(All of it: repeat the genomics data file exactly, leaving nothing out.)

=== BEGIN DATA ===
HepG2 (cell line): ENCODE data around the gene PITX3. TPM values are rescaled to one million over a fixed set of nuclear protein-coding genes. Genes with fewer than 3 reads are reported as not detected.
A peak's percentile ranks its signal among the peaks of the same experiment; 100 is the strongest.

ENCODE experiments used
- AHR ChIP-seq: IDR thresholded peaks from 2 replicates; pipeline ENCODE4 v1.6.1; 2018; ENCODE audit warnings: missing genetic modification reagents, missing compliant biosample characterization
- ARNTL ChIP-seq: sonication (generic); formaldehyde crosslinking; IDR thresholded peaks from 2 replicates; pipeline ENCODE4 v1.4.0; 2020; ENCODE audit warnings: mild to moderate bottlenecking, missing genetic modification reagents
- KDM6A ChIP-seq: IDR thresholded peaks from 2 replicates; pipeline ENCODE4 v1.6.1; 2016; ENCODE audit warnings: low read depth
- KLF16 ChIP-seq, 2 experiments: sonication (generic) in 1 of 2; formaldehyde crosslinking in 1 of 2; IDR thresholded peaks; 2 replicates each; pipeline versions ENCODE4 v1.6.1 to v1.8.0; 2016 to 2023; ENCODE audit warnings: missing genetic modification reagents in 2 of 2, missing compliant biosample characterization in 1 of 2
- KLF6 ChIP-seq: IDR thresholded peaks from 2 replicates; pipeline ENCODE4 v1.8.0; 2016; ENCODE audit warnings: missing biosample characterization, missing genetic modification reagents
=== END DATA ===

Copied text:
HepG2 (cell line): ENCODE data around the gene PITX3. TPM values are rescaled to one million over a fixed set of nuclear protein-coding genes. Genes with fewer than 3 reads are reported as not detected.
A peak's percentile ranks its signal among the peaks of the same experiment; 100 is the strongest.

ENCODE experiments used
- AHR ChIP-seq: IDR thresholded peaks from 2 replicates; pipeline ENCODE4 v1.6.1; 2018; ENCODE audit warnings: missing genetic modification reagents, missing compliant biosample characterization
- ARNTL ChIP-seq: sonication (generic); formaldehyde crosslinking; IDR thresholded peaks from 2 replicates; pipeline ENCODE4 v1.4.0; 2020; ENCODE audit warnings: mild to moderate bottlenecking, missing genetic modification reagents
- KDM6A ChIP-seq: IDR thresholded peaks from 2 replicates; pipeline ENCODE4 v1.6.1; 2016; ENCODE audit warnings: low read depth
- KLF16 ChIP-seq, 2 experiments: sonication (generic) in 1 of 2; formaldehyde crosslinking in 1 of 2; IDR thresholded peaks; 2 replicates each; pipeline versions ENCODE4 v1.6.1 to v1.8.0; 2016 to 2023; ENCODE audit warnings: missing genetic modification reagents in 2 of 2, missing compliant biosample characterization in 1 of 2
- KLF6 ChIP-seq: IDR thresholded peaks from 2 replicates; pipeline ENCODE4 v1.8.0; 2016; ENCODE audit warnings: missing biosample characterization, missing genetic modification reagents